This is a class action brought under 42 U.S.C. § 1983 in which it was claimed that the Fourth and Fourteenth Amendment rights of class members were violated when they were subjected to warrantless stops and physical searches at a police checkpoint set up to prevent the suspected introduction of weapons into a charity motorcycle rally in Spartanburg, South Carolina, by motorcycle gang members. The class, consisting of motorcycle riders stopped and searched at the checkpoint, sued W.C. Bain, Director of Public Safety for the City of Spartanburg, who ordered and directed the checkpoint operation, in his individual and official capacities, and the City of Spartanburg. The class members sought a declaration of constitutional violations in both the stops and searches to which they were subjected, and compensatory and punitive damages for the constitutional injuries allegedly suffered. Bain and the City denied any constitutional violation and Bain also raised the defense of qualified immunity.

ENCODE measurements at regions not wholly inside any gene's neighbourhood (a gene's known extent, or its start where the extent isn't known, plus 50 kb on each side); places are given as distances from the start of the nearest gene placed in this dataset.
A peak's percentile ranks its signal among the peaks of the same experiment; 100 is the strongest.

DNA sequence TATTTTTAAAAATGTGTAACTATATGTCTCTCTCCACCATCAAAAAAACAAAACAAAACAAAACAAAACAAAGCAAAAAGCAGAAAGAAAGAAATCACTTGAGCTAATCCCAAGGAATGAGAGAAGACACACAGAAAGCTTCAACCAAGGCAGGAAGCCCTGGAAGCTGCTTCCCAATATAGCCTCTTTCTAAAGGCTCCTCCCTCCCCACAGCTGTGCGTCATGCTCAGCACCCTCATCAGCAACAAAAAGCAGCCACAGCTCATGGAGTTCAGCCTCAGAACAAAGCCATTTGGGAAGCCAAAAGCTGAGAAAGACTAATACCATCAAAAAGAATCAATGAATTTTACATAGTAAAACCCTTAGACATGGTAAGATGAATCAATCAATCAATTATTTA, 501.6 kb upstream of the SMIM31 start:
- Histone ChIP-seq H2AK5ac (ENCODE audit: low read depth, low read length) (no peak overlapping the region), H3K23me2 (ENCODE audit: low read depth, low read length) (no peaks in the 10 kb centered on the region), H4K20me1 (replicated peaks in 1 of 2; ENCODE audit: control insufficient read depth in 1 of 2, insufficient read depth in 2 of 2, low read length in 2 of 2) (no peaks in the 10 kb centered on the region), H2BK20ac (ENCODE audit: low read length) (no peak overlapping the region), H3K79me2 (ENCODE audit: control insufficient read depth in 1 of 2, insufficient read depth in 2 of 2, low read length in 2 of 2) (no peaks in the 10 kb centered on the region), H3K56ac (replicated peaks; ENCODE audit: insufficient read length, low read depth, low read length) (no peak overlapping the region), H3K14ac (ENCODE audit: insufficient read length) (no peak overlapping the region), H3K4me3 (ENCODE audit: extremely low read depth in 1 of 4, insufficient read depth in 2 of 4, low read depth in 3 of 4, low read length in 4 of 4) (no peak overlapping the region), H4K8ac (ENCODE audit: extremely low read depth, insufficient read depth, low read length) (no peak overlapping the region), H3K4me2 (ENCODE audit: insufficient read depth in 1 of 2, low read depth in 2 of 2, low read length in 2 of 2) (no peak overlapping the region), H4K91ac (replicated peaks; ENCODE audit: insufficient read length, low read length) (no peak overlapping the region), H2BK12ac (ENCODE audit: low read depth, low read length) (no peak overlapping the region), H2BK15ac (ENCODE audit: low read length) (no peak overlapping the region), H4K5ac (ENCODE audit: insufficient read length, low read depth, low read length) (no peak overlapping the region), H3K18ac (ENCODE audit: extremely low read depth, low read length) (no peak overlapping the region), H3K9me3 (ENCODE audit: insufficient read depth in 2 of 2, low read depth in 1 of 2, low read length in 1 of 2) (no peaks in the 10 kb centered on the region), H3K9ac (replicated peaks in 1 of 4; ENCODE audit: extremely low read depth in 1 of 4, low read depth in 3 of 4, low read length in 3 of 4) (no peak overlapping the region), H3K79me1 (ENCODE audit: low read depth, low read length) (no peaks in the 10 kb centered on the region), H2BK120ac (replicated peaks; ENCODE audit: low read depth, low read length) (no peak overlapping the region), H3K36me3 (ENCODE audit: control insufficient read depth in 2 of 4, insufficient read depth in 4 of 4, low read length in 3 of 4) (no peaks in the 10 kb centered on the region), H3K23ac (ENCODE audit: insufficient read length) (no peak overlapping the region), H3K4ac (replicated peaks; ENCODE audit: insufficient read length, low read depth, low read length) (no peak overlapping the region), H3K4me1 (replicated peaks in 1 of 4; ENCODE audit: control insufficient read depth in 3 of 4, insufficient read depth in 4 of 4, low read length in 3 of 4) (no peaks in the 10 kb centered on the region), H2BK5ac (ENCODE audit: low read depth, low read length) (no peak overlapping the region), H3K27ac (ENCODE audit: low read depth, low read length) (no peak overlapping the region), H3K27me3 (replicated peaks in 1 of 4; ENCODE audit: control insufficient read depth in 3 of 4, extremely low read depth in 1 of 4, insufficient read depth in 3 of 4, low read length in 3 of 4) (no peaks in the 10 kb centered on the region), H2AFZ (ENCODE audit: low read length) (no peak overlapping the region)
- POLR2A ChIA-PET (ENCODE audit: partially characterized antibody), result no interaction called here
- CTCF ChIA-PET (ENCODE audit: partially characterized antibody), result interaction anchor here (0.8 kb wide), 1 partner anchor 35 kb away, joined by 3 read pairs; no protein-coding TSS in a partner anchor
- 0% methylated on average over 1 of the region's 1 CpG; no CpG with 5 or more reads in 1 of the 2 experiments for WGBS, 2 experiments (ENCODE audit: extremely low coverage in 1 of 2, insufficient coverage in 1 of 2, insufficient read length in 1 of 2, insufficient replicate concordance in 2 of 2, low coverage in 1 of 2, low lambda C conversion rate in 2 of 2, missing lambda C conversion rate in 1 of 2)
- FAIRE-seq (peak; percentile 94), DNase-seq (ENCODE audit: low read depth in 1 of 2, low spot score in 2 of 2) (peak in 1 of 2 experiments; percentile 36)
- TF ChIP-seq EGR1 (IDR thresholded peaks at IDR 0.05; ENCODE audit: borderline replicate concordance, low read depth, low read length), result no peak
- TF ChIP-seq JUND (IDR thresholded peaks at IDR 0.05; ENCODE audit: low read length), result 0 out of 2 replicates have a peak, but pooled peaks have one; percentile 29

Before trial, the district court, denying cross-motions for summary judgment, rejected Bain's qualified immunity defense and ruled that in setting up and directing the checkpoint, Bain was acting as the City's policy-maker so as to subject it to liability for any constitutional violation found. Following trial on the issues of liability and damages, the district court, to whom the issues were submitted for decision when the jury was unable to reach a verdict, concluded that (1) no constitutional violation occurred by reason of the temporary stops and videotaping at the checkpoint; (2) the warrantless physical searches of class members' property at the checkpoint violated their Fourth and Fourteenth Amendment rights; (3) the class members searched had proved no entitlement to compensatory or punitive damages resulting from the constitutional violation; (4) neither were they entitled under Fourth Circuit precedent to any award of nominal damages.